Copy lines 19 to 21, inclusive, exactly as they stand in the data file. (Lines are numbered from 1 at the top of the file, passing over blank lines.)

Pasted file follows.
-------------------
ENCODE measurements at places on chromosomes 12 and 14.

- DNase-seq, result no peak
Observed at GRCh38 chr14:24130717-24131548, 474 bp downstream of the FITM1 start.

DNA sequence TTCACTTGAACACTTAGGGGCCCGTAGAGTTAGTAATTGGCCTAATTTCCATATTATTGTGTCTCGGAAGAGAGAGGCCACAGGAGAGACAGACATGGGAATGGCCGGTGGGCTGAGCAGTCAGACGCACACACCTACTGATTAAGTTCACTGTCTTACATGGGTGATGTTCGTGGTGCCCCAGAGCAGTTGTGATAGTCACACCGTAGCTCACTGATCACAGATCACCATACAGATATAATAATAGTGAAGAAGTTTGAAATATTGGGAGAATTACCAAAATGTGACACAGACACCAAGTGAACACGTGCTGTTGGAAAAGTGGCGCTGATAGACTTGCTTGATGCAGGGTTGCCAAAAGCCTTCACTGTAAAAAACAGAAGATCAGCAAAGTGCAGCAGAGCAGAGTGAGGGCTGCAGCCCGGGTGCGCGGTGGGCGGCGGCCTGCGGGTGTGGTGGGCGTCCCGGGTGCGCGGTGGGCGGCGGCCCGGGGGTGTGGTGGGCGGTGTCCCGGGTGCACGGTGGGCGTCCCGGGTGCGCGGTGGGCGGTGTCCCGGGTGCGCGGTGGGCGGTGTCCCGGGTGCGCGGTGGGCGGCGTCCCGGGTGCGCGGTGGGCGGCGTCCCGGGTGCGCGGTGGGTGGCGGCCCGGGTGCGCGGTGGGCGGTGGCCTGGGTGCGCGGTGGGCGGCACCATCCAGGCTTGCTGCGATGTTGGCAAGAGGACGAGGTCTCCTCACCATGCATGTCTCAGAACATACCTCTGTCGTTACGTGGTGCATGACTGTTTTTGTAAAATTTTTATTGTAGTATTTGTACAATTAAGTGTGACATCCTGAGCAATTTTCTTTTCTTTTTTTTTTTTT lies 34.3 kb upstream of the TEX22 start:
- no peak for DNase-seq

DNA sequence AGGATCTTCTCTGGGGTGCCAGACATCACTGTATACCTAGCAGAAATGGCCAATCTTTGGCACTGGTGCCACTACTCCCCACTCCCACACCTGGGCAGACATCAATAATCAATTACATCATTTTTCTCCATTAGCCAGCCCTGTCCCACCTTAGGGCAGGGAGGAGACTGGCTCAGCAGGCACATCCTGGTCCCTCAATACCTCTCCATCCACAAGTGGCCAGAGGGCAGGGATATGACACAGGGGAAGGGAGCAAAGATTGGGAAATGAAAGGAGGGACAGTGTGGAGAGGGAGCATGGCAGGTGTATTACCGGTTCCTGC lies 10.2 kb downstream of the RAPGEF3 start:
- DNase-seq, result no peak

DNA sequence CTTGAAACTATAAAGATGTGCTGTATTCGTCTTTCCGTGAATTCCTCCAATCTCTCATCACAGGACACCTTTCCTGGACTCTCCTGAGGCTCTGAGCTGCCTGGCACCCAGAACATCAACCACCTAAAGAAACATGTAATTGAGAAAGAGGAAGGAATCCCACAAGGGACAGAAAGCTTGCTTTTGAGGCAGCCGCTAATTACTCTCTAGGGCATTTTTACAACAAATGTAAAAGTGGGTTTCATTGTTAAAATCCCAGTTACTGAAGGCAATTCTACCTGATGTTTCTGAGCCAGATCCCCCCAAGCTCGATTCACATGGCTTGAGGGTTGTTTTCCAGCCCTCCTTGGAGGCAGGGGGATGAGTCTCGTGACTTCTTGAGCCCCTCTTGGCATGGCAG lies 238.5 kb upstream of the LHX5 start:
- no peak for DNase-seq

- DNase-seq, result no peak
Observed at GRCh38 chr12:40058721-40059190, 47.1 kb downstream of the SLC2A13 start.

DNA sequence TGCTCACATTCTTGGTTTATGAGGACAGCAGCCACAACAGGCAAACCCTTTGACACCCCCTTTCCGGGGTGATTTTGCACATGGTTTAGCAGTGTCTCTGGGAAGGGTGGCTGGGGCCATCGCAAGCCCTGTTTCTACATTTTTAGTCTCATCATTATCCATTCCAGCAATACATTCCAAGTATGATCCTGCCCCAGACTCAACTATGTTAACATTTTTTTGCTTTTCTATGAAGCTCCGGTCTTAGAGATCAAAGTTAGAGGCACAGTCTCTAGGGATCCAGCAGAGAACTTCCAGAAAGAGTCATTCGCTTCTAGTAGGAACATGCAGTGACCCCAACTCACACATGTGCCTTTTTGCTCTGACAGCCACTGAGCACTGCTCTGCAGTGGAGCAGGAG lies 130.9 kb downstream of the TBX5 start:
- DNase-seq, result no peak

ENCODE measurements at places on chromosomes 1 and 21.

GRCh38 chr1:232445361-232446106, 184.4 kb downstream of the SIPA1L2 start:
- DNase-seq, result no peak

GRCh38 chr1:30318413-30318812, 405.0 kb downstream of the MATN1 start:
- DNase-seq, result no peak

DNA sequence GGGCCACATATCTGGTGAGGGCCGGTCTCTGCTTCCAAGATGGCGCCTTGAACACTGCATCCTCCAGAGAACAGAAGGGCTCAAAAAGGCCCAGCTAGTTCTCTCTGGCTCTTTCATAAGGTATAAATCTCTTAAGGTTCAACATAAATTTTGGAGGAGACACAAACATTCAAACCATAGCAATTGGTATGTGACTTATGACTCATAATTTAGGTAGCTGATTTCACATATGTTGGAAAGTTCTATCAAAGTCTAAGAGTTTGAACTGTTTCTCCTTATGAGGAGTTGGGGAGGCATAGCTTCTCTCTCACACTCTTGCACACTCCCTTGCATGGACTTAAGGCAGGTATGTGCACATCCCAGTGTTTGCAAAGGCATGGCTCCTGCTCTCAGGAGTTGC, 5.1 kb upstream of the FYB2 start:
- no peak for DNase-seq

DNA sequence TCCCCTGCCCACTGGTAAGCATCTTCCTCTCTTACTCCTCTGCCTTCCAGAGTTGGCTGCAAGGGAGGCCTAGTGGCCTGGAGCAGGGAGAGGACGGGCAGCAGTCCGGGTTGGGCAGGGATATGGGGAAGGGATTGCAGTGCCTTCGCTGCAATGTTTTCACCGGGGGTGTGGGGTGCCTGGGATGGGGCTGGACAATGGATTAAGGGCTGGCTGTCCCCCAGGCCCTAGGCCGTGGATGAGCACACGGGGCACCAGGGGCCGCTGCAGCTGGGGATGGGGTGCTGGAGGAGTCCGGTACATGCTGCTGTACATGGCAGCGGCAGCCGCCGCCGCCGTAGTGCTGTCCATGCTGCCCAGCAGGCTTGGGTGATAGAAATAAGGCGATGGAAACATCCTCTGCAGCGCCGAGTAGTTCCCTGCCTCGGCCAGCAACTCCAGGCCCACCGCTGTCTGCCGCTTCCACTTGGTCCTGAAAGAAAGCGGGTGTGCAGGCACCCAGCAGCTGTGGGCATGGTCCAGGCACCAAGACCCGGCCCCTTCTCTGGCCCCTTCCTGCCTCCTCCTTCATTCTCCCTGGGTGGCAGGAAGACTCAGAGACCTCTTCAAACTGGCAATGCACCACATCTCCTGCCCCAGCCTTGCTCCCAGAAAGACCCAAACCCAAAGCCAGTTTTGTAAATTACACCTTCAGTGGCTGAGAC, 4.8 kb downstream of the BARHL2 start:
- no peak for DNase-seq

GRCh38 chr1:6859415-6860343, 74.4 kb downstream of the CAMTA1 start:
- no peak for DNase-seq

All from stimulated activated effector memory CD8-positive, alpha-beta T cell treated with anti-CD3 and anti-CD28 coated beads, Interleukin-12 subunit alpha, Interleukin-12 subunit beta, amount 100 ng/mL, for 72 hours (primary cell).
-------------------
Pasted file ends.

DNA sequence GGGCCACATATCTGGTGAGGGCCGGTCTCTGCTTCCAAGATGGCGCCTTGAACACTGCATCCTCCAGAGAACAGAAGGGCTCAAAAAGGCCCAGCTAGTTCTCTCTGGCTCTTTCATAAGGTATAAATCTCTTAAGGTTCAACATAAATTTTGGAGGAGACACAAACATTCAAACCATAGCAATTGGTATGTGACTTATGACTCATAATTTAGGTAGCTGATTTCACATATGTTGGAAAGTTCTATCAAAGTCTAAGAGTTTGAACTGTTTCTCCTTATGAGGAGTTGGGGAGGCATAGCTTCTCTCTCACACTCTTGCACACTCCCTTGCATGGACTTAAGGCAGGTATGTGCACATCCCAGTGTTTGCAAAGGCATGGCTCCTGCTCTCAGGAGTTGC, 5.1 kb upstream of the FYB2 start:
- no peak for DNase-seq

DNA sequence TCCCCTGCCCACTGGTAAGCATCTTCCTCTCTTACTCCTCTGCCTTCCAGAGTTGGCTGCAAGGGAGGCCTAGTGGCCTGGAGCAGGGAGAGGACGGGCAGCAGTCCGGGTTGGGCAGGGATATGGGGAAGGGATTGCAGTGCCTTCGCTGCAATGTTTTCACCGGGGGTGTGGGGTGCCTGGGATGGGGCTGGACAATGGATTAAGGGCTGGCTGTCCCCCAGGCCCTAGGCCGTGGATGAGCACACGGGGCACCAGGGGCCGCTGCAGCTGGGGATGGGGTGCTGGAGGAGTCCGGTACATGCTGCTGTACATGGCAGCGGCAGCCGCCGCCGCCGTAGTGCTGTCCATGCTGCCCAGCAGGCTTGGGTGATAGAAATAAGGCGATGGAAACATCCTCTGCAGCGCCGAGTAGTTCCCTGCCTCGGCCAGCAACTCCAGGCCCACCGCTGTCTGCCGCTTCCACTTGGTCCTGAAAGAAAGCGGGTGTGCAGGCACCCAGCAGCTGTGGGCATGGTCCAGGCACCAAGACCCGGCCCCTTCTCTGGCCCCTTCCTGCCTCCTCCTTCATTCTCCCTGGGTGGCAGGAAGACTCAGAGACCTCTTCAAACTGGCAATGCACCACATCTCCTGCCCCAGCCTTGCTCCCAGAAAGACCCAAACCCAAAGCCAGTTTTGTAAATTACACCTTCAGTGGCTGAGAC, 4.8 kb downstream of the BARHL2 start: